Canada has also been struggling with an illegal opioid crisis, and provinces and cities are experimenting with different strategies to combat it. British Columbia, for example, launched a prescription program earlier this year to distribute relatively strong opioids. It is one of a number of what are known as harm-reduction strategies, which promote safer and managed use of drugs as opposed to abstinence. Some cities are seeking decriminalization of all illegal drugs, arguing among other points that legal drugs are regulated for safety and quality, thereby reducing the risk of overdoses.

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A close-up of a police officer wearing gloves holding a small amount of heroin and fentanyl wrapped in a piece of paper.
A police officer shows a piece of paper holding heroin and fentanyl at a Walmart in Manchester, New Hampshire. Salwan Georges/Washington Post/Getty Images

Crackdowns by law enforcement helped to cut off an illegal drug market dominated by fentanyl in the small country of Estonia, though abuse of other synthetic drugs has jumped in the last few years. More broadly, Europe has evaded a crisis on the scale of North America’s, but there are growing fears about the increased availability of some opioids. And as fentanyl seeps into regional drug markets, experts say a similar threat faces Asia.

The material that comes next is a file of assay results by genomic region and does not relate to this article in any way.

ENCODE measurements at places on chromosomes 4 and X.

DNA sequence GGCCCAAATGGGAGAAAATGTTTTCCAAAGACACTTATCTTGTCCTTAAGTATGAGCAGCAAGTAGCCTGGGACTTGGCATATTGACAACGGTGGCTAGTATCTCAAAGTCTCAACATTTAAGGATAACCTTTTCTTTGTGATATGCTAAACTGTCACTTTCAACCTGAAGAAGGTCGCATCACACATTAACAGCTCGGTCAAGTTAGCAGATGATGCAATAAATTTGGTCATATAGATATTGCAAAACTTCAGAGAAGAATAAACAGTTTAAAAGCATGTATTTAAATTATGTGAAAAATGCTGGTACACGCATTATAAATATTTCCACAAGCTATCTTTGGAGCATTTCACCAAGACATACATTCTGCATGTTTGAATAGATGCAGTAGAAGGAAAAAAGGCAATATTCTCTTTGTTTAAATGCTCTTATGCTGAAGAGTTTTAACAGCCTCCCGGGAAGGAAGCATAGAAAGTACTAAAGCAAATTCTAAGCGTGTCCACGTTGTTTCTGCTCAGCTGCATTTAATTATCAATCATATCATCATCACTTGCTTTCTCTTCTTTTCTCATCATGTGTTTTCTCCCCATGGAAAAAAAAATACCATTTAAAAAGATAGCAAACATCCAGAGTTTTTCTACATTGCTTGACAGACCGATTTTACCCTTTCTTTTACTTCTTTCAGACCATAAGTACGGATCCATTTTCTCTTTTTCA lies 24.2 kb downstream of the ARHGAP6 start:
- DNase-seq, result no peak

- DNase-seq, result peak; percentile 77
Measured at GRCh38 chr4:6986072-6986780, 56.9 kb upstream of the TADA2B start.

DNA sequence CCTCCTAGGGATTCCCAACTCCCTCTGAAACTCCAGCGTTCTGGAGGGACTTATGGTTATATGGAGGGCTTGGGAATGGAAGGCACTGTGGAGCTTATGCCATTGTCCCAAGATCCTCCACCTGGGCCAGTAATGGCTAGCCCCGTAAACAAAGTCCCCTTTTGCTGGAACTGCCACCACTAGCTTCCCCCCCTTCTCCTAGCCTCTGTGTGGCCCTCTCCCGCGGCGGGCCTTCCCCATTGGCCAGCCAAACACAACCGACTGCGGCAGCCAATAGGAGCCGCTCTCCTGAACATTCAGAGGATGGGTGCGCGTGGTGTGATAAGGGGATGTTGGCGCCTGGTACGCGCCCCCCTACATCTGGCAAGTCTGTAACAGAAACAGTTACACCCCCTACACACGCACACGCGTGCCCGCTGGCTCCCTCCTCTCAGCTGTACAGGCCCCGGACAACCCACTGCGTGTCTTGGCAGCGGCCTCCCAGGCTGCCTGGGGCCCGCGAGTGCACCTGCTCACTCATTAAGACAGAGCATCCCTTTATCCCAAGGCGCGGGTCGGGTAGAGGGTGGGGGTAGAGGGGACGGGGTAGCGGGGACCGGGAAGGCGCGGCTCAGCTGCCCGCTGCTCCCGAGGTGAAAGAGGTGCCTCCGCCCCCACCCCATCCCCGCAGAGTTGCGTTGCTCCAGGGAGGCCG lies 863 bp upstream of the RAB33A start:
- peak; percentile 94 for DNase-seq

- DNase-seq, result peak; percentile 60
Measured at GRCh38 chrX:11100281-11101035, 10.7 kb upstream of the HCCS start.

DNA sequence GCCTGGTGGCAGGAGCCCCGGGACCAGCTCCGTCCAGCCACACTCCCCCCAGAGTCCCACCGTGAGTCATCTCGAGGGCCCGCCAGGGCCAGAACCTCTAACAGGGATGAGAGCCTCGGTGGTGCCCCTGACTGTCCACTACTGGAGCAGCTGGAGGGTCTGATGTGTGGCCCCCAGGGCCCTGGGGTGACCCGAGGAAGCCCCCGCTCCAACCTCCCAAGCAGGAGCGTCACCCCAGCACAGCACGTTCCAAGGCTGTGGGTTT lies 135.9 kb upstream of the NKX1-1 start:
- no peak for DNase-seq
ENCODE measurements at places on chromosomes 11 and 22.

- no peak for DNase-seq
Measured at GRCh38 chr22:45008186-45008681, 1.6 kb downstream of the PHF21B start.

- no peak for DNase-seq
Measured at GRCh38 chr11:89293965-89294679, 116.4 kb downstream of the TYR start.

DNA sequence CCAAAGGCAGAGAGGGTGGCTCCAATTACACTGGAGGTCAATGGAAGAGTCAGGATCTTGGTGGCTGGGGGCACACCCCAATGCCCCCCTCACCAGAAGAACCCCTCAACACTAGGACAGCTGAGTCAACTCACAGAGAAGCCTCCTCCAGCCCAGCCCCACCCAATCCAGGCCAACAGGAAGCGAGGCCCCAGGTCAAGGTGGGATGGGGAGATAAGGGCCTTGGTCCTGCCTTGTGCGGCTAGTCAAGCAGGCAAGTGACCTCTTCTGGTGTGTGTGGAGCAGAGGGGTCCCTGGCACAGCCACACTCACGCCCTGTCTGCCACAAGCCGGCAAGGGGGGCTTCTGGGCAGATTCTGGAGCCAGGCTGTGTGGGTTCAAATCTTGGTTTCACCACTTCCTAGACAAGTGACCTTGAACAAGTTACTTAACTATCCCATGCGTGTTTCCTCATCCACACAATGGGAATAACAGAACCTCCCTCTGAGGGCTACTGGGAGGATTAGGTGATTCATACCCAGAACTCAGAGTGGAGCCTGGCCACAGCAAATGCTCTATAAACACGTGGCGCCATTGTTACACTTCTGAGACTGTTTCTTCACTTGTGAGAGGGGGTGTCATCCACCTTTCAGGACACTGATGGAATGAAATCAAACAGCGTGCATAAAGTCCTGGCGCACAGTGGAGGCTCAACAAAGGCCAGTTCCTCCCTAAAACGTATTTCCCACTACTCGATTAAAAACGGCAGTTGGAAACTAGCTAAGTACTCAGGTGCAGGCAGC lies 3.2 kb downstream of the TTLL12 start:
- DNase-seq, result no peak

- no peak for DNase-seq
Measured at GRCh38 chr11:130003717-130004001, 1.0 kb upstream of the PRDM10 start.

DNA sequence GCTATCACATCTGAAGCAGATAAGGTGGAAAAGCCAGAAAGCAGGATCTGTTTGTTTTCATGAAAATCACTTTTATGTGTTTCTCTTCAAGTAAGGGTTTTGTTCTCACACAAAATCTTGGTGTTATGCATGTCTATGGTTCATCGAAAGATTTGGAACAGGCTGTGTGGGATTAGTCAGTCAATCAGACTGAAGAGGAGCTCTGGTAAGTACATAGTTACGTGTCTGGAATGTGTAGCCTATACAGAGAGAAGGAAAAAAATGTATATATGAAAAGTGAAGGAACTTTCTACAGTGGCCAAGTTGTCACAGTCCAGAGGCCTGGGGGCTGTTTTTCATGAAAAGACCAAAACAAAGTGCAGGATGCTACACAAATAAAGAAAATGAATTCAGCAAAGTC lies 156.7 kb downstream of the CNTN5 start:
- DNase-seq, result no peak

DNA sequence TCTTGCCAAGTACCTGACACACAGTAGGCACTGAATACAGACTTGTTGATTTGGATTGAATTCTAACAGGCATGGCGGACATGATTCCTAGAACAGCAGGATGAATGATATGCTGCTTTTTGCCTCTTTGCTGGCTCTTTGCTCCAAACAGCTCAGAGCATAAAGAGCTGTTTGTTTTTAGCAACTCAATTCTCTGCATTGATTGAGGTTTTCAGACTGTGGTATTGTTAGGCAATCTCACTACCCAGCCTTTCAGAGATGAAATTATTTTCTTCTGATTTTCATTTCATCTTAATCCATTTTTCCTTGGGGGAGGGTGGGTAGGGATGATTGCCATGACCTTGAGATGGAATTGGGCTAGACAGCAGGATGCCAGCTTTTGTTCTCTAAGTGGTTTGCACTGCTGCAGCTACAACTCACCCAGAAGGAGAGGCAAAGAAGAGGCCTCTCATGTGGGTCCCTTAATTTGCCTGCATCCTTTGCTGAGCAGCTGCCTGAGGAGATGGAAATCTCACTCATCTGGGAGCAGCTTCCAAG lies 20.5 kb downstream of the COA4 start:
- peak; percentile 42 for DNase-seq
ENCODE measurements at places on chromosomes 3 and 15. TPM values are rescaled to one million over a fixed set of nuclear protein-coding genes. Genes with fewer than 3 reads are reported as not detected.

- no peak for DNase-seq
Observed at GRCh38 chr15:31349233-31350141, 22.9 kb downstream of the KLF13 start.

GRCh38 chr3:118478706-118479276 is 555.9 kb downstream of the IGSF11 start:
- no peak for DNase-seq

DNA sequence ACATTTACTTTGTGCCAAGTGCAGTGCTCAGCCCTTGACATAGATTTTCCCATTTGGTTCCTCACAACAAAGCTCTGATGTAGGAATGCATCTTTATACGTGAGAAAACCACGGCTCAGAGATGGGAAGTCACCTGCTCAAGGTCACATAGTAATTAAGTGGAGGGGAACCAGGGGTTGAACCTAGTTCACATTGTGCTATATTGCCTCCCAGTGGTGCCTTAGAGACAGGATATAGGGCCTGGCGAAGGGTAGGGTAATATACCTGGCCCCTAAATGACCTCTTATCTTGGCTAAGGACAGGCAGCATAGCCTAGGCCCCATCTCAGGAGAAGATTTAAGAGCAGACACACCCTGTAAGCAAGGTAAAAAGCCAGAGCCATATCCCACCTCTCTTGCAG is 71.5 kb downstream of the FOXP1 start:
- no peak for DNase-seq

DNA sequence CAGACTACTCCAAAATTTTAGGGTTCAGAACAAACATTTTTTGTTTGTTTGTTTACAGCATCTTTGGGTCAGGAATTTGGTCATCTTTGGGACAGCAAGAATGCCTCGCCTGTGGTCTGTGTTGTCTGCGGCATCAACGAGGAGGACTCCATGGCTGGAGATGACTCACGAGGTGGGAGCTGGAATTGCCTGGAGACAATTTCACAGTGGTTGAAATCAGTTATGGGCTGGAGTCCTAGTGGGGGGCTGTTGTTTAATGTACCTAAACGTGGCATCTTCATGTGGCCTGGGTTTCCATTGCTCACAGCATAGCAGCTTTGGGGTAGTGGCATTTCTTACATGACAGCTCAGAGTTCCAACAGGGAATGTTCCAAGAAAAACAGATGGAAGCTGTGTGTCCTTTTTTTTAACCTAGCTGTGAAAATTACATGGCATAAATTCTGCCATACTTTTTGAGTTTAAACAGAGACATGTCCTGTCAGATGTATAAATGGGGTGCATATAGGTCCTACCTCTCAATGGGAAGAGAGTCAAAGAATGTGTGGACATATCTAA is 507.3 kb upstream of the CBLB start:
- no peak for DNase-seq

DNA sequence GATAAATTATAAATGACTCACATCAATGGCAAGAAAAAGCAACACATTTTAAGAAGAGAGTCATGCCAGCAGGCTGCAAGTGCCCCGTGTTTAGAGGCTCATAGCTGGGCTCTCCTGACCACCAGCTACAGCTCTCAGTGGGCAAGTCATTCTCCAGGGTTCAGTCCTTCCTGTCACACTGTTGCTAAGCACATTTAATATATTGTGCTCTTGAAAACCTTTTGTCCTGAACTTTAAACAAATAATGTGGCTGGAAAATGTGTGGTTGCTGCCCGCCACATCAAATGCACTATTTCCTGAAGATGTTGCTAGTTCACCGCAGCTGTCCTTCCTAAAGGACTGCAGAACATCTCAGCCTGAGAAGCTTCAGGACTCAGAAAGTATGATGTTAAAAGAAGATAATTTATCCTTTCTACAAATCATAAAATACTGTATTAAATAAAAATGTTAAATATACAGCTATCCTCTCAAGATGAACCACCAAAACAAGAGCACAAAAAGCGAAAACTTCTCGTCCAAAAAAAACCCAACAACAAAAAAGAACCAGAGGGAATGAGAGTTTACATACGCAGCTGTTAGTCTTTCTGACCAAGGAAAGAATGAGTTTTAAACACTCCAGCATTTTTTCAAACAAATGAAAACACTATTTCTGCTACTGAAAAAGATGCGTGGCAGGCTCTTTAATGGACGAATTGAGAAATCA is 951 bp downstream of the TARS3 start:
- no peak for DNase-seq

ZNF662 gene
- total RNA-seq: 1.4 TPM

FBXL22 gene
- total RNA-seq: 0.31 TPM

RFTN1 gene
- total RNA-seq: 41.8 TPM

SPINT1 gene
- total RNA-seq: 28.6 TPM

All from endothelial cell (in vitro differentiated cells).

How is the United States responding?

Many health experts say fentanyl test strips—small pieces of paper that can detect the presence of fentanyl in a batch of drugs—are an affordable and easy way to save lives. However, test strips are not widely used, in part because some states classify them as illegal drug paraphernalia. 

In April, the CDC and the Substance Abuse and Mental Health Services Administration announced that states and territories could begin using federal funding to purchase rapid fentanyl test strips. Additionally, states such as Arizona and Rhode Island have legalized them and are working to make them more accessible.

That same month, the Food and Drug Administration (FDA) authorized a higher-dose version of naloxone—a drug to reverse opioid overdoses in emergencies—to counter more potent opioids such as fentanyl, though some health experts have concerns about the marketing of a higher-dose drug.

And in September, the Joe Biden administration asked Congress to permanently classify all fentanyl-related substances as Schedule I drugs, a category reserved for those considered to pose the highest risk for abuse and dependence. However, many civil society and community health groups have opposed the move, saying it will lead to unnecessary prosecutions and will fail to address the root causes of overdoses.

The drug-scheduling proposal is part of President Biden’s broad plan to tackle the opioid crisis, which would also invest tens of billions of dollars to support law enforcement efforts to curb the influx of fentanyl and other illegal drugs and would expand prevention and treatment services. Addiction experts warn that many states cut funding for opioid-recovery programs last year as they faced financial woes from the pandemic, and that recent settlements from lawsuits against drugmakers such as Purdue Pharma will not provide states with enough money to combat the opioid crisis.

Melissa Manno contributed to this In Brief. Will Merrow created the graphic.